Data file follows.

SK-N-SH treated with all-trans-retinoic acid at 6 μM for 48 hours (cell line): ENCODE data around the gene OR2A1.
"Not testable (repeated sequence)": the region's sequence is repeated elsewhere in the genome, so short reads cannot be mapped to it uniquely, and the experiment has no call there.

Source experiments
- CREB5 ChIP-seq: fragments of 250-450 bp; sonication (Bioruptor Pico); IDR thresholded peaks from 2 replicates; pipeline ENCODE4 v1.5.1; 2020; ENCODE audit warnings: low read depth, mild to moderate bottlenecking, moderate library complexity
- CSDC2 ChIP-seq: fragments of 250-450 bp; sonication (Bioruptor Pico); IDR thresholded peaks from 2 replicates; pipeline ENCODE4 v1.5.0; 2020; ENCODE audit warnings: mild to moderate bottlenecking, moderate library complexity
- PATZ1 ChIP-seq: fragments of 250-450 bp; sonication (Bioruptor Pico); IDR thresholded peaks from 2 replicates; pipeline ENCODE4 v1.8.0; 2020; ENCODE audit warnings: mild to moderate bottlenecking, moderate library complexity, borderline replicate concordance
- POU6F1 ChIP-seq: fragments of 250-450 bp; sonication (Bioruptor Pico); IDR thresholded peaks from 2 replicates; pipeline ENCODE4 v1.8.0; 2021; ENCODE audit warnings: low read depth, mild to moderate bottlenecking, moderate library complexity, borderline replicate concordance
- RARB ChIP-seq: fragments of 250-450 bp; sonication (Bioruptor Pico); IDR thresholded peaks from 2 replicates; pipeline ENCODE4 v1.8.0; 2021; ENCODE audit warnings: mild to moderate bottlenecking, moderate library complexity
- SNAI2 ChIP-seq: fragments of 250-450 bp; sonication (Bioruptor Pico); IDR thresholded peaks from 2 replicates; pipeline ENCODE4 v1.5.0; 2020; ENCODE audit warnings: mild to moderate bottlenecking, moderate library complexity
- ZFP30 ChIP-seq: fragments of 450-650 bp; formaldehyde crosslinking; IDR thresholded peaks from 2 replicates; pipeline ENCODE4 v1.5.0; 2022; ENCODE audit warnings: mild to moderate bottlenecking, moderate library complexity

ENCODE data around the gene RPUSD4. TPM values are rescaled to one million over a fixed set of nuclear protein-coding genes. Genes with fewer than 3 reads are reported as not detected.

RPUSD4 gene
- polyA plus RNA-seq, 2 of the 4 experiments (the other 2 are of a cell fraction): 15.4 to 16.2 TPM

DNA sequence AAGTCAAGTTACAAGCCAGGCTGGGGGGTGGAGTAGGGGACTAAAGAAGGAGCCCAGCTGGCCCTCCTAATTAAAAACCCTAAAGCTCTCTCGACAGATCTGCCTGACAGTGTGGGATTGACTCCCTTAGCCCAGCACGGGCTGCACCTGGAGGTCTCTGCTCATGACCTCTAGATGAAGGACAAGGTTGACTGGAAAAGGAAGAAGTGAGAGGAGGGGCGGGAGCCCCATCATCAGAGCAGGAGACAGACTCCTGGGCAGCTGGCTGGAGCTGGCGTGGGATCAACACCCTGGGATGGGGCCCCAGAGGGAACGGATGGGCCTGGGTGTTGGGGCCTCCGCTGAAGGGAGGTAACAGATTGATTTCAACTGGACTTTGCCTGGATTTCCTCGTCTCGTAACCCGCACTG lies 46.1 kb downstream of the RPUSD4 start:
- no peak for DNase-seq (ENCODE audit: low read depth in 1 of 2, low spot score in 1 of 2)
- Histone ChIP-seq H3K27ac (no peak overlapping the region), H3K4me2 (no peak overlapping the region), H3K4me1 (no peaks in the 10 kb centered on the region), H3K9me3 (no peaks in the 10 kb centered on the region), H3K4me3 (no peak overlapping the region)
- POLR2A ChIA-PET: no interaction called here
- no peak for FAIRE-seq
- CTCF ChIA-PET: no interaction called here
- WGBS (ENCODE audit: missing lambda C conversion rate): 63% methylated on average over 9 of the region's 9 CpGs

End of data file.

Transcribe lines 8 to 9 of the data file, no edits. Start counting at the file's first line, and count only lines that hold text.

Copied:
- RARB ChIP-seq: fragments of 250-450 bp; sonication (Bioruptor Pico); IDR thresholded peaks from 2 replicates; pipeline ENCODE4 v1.8.0; 2021; ENCODE audit warnings: mild to moderate bottlenecking, moderate library complexity
- SNAI2 ChIP-seq: fragments of 250-450 bp; sonication (Bioruptor Pico); IDR thresholded peaks from 2 replicates; pipeline ENCODE4 v1.5.0; 2020; ENCODE audit warnings: mild to moderate bottlenecking, moderate library complexity